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J Am Coll Cardiol. 2012 Sep 4;60(10):917-21. doi: 10.1016/j.jacc.2012.03.046. Epub 2012 Jun 20.

Familial aggregation of lone atrial fibrillation in young persons.

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  • 1Department of Epidemiology Research, Statens Serum Institut, Copenhagen, Denmark.



This study investigated whether an individual's risk of developing lone atrial fibrillation (AF) before age 60 years is associated with lone AF in relatives.


Genetic factors may play a role in the development of lone AF.


Using Danish national registers, a cohort was established of ~4 million persons born between 1950 and 2008, and those with a family history of lone AF (AF without preceding cardiovascular/endocrine diagnoses) were identified. Individuals were followed up until the first diagnosis of lone AF. Poisson regression was used to estimate incidence rate ratios (IRRs).


In ~92 million person-years of follow-up, 9,507 persons were identified as having lone AF. The IRRs for lone AF given an affected first- or second-degree relative were 3.48 (95% confidence interval [CI]: 3.08 to 3.93) and 1.64 (95% CI: 1.04 to 2.59), respectively. IRRs were higher for men than for women but were not associated with the affected relative's sex. IRR for lone AF was 6.24 (95% CI: 2.59 to 15.0), given at least 2 first-degree relatives affected with lone AF. The IRR for lone AF in persons aged <40 years given a first-degree relative affected at age <40 years was 5.42 (95% CI: 3.80 to 7.72), and 8.53 (95% CI: 3.82 to 19.0) in persons age <30 years given a first-degree relative affected at age <30 years.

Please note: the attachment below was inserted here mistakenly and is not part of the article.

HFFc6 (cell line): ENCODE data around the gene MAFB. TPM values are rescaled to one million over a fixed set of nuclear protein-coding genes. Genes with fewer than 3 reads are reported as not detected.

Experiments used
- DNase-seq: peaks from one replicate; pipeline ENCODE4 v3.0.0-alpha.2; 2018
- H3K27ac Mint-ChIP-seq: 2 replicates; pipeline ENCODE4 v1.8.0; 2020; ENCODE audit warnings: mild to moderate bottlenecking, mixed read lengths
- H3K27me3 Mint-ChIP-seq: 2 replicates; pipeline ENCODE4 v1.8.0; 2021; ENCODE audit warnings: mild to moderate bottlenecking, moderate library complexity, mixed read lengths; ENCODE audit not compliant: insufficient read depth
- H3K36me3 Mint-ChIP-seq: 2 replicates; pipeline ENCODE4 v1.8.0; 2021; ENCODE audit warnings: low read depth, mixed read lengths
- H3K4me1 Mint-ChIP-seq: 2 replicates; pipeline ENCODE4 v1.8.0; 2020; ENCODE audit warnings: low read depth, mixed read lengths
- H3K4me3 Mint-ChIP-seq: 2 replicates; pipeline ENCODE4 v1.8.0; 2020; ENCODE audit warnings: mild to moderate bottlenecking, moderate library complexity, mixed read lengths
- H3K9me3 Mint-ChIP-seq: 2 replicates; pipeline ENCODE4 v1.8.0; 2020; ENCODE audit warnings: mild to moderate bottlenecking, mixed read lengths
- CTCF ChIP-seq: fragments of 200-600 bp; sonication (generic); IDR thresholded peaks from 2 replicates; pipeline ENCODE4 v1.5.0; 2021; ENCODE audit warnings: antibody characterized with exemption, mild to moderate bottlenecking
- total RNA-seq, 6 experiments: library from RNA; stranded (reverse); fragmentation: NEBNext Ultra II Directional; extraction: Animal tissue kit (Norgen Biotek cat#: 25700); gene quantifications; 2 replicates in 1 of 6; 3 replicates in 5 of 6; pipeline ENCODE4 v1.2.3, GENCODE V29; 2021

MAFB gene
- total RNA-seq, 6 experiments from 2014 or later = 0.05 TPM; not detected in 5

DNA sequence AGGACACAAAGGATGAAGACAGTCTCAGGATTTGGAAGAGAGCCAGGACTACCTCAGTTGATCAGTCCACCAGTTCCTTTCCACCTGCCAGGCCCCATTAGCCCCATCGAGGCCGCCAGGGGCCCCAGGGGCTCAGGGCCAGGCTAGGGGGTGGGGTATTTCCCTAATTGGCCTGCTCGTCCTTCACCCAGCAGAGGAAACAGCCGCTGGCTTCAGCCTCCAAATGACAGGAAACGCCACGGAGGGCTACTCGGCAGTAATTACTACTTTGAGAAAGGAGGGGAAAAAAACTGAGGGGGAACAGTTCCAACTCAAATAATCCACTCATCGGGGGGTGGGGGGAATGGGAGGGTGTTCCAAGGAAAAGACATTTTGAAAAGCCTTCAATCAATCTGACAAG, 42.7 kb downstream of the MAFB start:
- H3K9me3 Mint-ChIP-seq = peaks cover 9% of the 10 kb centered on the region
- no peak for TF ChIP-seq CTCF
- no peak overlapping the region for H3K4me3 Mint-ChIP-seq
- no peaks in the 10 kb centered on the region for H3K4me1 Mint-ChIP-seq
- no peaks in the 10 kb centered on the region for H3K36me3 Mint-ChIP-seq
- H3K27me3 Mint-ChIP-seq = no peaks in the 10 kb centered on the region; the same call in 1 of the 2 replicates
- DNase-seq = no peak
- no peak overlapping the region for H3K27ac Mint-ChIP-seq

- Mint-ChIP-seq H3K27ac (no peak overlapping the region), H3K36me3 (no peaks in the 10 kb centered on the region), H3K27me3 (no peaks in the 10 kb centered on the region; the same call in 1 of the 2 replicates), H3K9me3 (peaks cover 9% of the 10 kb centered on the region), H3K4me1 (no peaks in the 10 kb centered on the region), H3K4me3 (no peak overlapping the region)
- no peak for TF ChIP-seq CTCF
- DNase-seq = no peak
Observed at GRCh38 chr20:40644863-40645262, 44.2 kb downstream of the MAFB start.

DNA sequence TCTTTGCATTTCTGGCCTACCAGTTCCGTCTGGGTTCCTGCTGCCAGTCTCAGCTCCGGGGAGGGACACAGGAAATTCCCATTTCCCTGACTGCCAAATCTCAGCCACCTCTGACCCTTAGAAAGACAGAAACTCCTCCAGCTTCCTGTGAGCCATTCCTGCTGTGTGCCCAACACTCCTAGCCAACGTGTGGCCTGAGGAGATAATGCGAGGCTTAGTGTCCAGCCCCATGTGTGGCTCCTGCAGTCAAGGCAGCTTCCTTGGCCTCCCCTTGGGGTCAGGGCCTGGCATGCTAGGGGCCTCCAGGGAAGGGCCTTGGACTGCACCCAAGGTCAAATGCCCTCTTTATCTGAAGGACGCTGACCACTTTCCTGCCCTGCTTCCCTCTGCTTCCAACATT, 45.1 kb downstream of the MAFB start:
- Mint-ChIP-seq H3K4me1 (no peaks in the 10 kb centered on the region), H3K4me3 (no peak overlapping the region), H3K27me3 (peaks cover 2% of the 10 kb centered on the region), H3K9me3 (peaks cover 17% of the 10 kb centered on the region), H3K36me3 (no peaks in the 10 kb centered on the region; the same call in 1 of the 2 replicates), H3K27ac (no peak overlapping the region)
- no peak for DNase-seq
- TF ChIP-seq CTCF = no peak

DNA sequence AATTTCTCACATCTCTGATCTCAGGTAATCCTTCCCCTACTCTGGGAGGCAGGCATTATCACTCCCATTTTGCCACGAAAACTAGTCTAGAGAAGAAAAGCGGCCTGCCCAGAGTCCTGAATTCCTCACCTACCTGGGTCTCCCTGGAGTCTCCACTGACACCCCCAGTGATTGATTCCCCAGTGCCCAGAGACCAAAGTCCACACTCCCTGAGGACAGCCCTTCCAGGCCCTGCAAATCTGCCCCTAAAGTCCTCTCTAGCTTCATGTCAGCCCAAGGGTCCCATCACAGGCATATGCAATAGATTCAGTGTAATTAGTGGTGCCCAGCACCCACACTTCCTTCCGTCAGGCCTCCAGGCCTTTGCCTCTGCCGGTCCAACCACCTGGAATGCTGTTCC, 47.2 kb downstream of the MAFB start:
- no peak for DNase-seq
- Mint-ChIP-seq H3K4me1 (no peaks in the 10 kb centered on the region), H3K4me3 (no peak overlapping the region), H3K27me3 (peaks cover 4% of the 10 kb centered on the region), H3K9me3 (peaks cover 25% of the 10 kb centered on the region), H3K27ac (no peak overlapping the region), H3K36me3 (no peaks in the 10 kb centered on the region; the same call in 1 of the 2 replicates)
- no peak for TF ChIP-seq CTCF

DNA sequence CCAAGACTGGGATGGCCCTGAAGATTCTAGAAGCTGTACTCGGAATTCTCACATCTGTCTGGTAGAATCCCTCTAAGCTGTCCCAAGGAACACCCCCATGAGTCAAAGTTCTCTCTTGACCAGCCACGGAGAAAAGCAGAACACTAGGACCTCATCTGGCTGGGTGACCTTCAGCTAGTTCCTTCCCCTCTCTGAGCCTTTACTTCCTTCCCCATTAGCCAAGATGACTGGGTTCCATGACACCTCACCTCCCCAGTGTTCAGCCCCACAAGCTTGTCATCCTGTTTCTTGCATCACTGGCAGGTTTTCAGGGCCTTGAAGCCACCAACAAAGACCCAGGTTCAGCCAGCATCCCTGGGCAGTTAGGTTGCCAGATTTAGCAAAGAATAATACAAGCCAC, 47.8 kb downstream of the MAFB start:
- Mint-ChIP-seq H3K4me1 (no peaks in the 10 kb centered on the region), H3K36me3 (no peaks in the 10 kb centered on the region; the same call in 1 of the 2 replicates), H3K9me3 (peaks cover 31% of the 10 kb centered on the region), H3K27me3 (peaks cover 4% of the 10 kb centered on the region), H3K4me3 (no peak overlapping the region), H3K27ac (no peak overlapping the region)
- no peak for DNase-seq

A family history of lone AF is associated with substantial risk of lone AF, with the strongest risks associated with young age at onset, multiple affected relatives, and in first-degree relatives. These results suggest routine evaluation of the families of at least certain types of patients with lone AF.

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